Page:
Roll Over, Michael Barone—Even Fourth-Generation Mexicans Are Failing

Social scientists get a

lot of guff
for

not being "real scientists”
. But I`ve

always
admired the best ones immensely.

Sure, an astronomer (say) can tell
you with exactitude

when the next solar eclipse will occur.
Still, most
people don`t feel strongly about the timing of eclipses.
It`s easy to be objective when you deal with things
rather than with people.

In contrast, human beings get

passionate
about

what is uncovered by social scientists.
In fact,
much of what social scientists have learned has been

gut-wrenching
for

the researchers themselves,
who typically fall well
to the left politically.

Social scientists can`t always
overcome their biases. But when they do, the results are
admirable.

The newest example: the impressive
multi-generational study of Mexican-American
assimilation carried out by two UCLA sociologists,

Vilma Ortiz
[Email
her
]and

Edward E. Telles
[Email
him
]of UCLA`s

Chicano Studies Research Center
.

Their 2008 book, Generations of Exclusion: Mexican Americans, Assimilation, and Race,
decisively concludes a long-running
debate about Mexican immigrants.

Telles and Ortiz write:

"Despite sixty years of

political
and

legal
battles to improve the education of Mexican
Americans, they continue to have the lowest
average education levels
and the

highest
high school

dropout rates
among major ethnic and racial groups
in the United States. … However, leading analysts,
apparently believing in the universality of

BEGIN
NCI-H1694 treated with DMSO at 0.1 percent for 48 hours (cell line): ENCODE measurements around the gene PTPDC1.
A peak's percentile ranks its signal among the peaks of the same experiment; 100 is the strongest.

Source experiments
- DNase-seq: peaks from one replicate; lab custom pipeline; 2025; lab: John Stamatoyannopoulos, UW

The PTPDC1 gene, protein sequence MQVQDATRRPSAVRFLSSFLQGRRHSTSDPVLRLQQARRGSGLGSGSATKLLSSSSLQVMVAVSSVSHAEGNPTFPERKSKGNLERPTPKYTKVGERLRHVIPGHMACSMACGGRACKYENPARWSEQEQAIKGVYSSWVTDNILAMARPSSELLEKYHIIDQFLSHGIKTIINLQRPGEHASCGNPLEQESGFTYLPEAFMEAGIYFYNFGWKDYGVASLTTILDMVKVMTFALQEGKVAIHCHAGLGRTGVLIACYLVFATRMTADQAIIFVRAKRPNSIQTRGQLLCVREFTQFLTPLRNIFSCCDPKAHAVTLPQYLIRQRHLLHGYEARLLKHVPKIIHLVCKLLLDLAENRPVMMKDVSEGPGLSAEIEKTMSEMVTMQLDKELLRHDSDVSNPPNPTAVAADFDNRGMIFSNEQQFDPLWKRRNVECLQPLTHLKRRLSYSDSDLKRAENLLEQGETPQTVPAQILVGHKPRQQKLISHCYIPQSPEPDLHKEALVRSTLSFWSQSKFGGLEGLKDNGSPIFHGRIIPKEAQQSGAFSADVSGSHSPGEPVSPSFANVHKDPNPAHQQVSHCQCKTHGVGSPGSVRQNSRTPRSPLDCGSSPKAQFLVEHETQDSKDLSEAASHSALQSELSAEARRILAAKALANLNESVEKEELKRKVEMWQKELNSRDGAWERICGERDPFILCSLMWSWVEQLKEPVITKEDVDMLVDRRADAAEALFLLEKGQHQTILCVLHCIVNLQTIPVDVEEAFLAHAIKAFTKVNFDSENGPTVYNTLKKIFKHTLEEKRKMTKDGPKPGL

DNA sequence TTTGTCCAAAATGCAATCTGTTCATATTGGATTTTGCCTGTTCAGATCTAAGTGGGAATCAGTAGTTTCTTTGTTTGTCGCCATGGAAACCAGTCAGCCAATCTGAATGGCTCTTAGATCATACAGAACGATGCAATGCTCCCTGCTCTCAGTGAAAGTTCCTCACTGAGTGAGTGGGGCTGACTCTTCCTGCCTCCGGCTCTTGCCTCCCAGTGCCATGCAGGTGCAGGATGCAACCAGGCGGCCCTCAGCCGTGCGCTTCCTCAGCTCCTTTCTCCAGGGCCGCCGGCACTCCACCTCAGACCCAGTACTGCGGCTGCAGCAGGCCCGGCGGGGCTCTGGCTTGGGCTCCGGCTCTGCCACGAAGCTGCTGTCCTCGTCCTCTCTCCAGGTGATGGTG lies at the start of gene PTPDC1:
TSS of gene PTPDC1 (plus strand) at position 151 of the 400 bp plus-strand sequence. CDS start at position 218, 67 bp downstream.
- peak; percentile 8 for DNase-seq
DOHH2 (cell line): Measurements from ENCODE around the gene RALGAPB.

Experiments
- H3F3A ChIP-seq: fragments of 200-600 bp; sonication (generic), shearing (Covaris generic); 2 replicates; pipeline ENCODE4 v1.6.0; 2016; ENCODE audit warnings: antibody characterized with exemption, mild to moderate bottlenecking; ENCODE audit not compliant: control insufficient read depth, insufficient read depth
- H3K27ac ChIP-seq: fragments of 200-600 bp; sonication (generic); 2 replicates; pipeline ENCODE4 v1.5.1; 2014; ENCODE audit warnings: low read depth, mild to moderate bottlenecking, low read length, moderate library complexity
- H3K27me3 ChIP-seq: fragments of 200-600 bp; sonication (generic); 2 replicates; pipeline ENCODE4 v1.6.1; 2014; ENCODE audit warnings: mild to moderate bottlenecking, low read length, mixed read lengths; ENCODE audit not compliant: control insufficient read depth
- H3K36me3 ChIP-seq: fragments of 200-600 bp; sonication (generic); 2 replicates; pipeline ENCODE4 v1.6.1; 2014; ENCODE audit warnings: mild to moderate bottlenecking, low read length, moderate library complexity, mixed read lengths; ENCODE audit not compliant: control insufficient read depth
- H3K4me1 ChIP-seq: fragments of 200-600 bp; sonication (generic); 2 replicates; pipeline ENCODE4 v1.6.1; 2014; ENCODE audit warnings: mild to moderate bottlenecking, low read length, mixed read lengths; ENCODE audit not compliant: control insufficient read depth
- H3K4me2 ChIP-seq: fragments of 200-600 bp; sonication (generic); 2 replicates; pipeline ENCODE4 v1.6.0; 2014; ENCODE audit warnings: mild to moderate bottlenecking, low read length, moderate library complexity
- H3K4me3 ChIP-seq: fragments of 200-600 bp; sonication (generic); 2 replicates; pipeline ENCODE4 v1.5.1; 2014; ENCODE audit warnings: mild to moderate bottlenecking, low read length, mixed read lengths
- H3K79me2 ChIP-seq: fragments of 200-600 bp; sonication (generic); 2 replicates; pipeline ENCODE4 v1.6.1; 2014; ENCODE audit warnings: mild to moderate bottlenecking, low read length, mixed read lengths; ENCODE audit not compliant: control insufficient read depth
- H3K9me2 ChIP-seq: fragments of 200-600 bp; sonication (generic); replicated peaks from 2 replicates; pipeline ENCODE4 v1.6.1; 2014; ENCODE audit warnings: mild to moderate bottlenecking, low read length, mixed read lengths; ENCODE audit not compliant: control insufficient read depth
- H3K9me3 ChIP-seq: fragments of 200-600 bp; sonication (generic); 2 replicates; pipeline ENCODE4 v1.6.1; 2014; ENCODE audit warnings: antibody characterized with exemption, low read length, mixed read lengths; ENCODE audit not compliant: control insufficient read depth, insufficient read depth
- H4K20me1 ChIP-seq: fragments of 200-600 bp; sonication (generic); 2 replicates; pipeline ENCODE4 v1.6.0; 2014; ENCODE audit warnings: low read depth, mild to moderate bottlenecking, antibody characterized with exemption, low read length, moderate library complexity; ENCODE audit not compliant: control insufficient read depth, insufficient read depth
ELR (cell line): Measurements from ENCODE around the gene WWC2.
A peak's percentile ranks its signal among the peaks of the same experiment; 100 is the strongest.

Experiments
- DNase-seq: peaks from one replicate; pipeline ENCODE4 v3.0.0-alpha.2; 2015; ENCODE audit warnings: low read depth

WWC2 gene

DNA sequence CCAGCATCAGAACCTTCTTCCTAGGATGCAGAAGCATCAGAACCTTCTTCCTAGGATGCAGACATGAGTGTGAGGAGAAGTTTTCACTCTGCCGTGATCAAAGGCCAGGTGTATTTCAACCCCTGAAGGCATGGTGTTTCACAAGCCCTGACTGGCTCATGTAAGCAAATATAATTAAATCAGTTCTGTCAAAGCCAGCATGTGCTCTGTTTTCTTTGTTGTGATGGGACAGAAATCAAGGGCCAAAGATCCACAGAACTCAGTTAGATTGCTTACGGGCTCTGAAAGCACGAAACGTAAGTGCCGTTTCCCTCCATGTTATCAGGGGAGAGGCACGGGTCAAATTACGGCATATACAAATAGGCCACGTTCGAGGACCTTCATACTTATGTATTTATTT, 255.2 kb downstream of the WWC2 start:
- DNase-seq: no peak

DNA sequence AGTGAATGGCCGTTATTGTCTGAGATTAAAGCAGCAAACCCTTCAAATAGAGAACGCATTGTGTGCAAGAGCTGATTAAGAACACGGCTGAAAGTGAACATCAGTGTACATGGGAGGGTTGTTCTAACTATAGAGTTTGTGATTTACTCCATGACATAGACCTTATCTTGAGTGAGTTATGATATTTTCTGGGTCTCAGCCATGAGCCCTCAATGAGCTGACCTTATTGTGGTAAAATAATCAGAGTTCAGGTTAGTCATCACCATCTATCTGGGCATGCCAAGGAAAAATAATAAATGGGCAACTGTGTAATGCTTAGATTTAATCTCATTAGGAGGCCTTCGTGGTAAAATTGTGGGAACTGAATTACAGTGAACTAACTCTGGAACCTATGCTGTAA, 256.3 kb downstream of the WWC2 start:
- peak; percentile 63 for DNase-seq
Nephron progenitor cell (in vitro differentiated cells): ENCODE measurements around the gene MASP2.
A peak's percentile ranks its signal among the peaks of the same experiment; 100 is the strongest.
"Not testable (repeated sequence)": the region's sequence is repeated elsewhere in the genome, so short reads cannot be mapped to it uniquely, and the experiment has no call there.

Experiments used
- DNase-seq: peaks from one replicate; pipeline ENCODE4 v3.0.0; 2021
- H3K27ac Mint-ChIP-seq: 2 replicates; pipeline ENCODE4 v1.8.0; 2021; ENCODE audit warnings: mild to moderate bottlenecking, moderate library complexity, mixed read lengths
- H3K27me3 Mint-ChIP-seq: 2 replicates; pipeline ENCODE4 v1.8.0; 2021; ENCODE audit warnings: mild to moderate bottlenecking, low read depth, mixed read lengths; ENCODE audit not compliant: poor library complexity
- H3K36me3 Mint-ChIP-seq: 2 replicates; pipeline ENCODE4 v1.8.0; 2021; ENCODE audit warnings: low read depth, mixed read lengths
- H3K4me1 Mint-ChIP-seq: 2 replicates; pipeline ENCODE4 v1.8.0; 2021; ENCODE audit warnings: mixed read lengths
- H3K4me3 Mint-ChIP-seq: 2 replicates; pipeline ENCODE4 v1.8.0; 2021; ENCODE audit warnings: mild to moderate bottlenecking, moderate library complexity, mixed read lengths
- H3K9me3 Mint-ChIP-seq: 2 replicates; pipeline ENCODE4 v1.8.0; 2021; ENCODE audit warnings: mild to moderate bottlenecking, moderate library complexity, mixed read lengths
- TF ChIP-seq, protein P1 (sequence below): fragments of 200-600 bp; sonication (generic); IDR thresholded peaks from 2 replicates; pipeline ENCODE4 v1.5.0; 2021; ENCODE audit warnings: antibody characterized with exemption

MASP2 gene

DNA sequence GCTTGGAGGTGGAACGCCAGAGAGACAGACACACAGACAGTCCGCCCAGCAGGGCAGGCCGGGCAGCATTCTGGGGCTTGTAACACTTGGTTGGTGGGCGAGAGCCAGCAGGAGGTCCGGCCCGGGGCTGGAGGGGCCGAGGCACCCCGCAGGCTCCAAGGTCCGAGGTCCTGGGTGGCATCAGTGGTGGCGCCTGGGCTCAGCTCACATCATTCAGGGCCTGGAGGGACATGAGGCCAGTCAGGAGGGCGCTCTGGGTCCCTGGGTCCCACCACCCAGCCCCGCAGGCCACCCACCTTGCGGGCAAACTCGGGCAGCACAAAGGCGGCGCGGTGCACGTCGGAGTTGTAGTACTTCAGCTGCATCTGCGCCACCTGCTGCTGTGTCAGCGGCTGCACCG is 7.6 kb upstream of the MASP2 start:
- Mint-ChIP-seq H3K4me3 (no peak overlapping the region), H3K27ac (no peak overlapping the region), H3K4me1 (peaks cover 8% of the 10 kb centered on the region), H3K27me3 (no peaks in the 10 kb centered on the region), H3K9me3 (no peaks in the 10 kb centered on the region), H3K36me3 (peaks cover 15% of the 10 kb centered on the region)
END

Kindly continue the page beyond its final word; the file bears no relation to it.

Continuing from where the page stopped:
assimilation, argue that this is the result of a large
first and second generation population still adjusting
to American society. … These and other scholars predict
that Mexican Americans will have the same levels of
education and socioeconomic status as the dominant
non-Hispanic white population by the fourth generation."

East Coast pundits, such as

Michael Barone
and

Tamar Jacoby
, frequently suggest that, while Mexican
Americans may appear to be lagging alarmingly, that`s
mostly because they`ve all just recently arrived from
Mexico.

After all, whoever saw a Mexican in

New York,


Washington
, or

Boston
before the last decade or two? So their
future is wide open!

Pigs could have wings
!

This will happen by the third
generation, or maybe the fourth—but in any case, Real
Soon Now
.

Due to "the great, slow,
mysterious absorptive alchemy of assimilation
" (to
quote Jacoby`s

review
in National Review of Barone`s 2001
book The New Americans), the
descendents of Mexican immigrants will no doubt be
flourishing just like the descendents of the Ellis
Island immigrants.